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Behind the Flames, Part V: Partners’ habitat project helps fight Watermelon Hill fire

This part of a series of behind-the-scenes stories on how fire affects people, places, and wildlife.

When the U.S. Fish and Wildlife Service’s Partners for Fish and Wildlife program started work on a wetland restoration project on Dave and Meg Losey property near Cheney, Washington, little did they know it would be instrumental in stopping a raging wildfire.

The Partners project was straight-forward enough – remove a dilapidated bridge and replace it with a water control structure to help restore a partially drained wetland.  In 2012, the bridge over Damage Creek was removed and replaced with a water-control structure that allowed water to flow over the structure and for vehicles to travel the same route.


Before and after photos of the wetland restoration project completed by the Partners for Fish and Wildlife program. Photos by Brian Walker / USFWS 

The project was completed in fall 2013 with placement of backfill for the structure and revegetation efforts along several areas of the restored wetland. In spring 2014, the restored wetland held water for the first time in more than 100 years, covering nearly 200 acres with water.

Then came the fire. On July 19, the Watermelon Hill fire that started near Fish Trap Lake was spreading east toward the project location. 

That’s when the hard work and planning came into play. The water-control structure and overall wetland restoration project helped save the Losey’s farm from the fire. The water-control structure provided a route for firefighters to access the northeastern boundary of the fire. Helicopters also utilized the restored wetland to refill water buckets, instead of flying several miles to refill at Mason Lake or Hog Lake.


The fire burned right up to the edge of the wetland. The Partners for Fish and Wildlife Project helped back up water on the restored wetland for the first time in more than 100 years. Photo by Brian Walker / USFWS.

Eventually, a fire line was established immediately downstream of the structure, with the wet stream bed providing a suitable boundary.

“When the Watermelon Hill fire ran through our area, we became very appreciative of wetlands that you and the many other guys at Turnbull helped re-established around our ranch … ,” the Losey family wrote in an email to Partner’s biologist Brian Walker, who is stationed at Turnbull National Wildlife Refuge. “In the years before the wetlands were re-established, the creek bed was dried by this time of year and would have provided no protection. … Thanks for the wetlands that you reestablished at our place. We’ve always enjoyed them, but (we) became even more grateful during the fire and quite proud to have helped in stopping the fire.”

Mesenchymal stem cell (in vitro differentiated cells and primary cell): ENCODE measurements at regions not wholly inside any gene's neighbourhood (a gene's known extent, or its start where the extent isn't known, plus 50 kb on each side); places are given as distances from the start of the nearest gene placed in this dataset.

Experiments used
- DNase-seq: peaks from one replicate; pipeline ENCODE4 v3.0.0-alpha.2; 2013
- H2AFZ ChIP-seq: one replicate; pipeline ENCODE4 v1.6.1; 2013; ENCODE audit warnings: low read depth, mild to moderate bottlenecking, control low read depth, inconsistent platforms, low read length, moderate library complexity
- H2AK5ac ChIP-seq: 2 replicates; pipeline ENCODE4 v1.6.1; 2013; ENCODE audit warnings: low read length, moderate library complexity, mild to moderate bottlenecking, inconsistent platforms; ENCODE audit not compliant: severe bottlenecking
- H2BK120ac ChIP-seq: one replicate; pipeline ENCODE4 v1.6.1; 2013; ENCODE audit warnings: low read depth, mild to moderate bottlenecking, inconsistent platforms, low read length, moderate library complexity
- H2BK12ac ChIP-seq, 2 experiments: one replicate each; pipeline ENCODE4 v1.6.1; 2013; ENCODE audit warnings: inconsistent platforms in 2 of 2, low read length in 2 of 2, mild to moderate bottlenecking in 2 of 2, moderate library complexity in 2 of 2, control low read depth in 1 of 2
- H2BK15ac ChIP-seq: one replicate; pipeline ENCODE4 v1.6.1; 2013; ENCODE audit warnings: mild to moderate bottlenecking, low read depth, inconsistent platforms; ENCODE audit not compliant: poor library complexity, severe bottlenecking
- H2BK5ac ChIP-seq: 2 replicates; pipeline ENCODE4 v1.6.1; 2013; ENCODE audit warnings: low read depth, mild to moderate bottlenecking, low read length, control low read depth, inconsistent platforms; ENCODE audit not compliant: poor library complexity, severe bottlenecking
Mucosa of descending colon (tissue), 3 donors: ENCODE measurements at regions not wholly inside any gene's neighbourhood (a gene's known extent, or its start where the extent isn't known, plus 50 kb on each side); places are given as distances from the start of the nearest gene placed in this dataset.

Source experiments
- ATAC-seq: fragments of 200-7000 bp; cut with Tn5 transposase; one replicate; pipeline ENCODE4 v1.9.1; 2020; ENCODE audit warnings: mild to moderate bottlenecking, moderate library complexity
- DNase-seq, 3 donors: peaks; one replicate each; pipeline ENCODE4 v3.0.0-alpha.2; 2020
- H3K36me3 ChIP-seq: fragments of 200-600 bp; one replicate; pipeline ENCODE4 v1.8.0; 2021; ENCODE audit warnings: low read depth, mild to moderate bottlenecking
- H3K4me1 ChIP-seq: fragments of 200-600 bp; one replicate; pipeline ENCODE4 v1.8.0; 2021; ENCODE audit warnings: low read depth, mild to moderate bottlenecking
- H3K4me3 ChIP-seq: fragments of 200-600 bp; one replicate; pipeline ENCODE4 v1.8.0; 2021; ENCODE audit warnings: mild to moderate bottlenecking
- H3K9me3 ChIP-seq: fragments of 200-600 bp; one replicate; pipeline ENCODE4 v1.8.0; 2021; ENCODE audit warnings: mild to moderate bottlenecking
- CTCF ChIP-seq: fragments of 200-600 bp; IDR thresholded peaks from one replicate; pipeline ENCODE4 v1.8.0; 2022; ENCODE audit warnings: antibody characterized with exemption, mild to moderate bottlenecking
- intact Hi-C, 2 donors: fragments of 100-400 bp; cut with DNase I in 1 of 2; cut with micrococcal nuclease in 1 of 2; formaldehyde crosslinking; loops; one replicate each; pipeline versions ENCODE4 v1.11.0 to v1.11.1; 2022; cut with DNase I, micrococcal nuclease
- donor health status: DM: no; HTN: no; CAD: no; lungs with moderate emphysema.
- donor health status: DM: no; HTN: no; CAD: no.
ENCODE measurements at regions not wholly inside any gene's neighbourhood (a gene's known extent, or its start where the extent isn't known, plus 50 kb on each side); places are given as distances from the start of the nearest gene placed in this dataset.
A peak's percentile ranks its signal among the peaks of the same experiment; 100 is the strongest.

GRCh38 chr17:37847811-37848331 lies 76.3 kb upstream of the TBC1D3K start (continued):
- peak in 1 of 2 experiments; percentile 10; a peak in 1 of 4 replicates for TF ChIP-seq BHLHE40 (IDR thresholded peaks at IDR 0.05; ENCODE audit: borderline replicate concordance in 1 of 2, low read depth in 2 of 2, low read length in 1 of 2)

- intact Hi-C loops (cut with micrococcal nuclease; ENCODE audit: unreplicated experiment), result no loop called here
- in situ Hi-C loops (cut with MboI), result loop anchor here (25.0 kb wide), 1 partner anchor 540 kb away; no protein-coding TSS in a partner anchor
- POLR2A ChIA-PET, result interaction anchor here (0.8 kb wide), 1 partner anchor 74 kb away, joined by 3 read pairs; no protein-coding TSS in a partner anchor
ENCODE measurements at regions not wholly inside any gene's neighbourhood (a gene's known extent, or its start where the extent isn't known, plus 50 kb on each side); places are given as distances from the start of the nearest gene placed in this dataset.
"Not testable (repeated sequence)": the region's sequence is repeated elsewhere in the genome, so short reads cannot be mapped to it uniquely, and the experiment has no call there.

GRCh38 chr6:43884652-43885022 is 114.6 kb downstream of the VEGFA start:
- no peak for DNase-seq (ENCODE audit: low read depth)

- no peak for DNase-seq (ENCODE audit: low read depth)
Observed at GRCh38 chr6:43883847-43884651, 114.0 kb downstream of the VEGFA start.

The water control structure across Damage Creek was used by fire crews to fight the Watermelon Hill fire. The road proved instrumental in halting the fire. You can see the fire damage in the background. Photo by Brian Walker / USFWS

Many agencies responded to the fire, including Inland Northwest National Wildlife Refuge Complex fire management staff, and more than 300 firefighters were on the ground. The fire was completely contained on July 24 after burning about 11,000 acres.

For Walker, it’s just another example of why it pays to manage your property for wildlife habitat.

“Prior to completing this project, this wetland was completely dry by early July,” Walker said. “It now provides open water habitat for waterfowl, beaver, and other wildlife. The project was never intended to specifically act as wild fire control, but it illustrates how properly managed habitat can serve a wide variety of uses, including fire control.”

Explore the entire Behind the Flames series: 
Part I: How Entiat National Fish Hatchery Took on the MIlls Canyon Fire:
Part II: Prescribed Fire, Nature’s Medicine (in Spanish):
Part III: A Fire Term Glossary:
Part IV: Wildfire in Washington, Losing a Landscape that is for the Birds:
Part V: Fighting Fire with Habitat Restoration:
Part VI: Fire & Water, A Service Hydologist’s Take on Climate Change and Fire:

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